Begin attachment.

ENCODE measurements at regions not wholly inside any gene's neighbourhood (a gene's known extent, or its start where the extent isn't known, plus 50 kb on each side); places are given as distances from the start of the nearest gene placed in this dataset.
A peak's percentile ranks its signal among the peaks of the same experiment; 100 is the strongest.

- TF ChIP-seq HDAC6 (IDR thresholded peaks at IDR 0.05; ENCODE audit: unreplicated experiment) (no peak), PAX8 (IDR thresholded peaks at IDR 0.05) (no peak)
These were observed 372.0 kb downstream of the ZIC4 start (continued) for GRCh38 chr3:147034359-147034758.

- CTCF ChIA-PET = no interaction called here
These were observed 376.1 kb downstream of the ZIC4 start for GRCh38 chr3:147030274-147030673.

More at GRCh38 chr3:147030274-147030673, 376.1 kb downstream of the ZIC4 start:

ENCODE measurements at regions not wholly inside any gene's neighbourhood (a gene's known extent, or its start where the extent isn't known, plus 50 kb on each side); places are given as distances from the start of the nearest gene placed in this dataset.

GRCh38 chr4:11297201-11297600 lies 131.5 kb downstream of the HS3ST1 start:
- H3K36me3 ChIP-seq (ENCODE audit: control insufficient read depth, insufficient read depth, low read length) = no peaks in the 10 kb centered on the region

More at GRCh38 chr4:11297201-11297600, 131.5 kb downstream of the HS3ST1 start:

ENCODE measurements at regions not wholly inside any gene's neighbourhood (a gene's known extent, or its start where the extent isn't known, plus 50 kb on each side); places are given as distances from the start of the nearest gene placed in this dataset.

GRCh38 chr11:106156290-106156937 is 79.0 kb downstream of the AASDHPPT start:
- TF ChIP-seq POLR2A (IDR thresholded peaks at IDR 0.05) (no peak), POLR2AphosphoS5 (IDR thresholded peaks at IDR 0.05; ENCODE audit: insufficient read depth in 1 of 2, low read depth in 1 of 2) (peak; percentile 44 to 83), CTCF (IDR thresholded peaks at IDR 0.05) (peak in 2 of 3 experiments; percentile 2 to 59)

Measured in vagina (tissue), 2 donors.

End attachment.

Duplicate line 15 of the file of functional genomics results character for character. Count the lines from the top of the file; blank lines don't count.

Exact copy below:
Measured in vagina (tissue), 2 donors.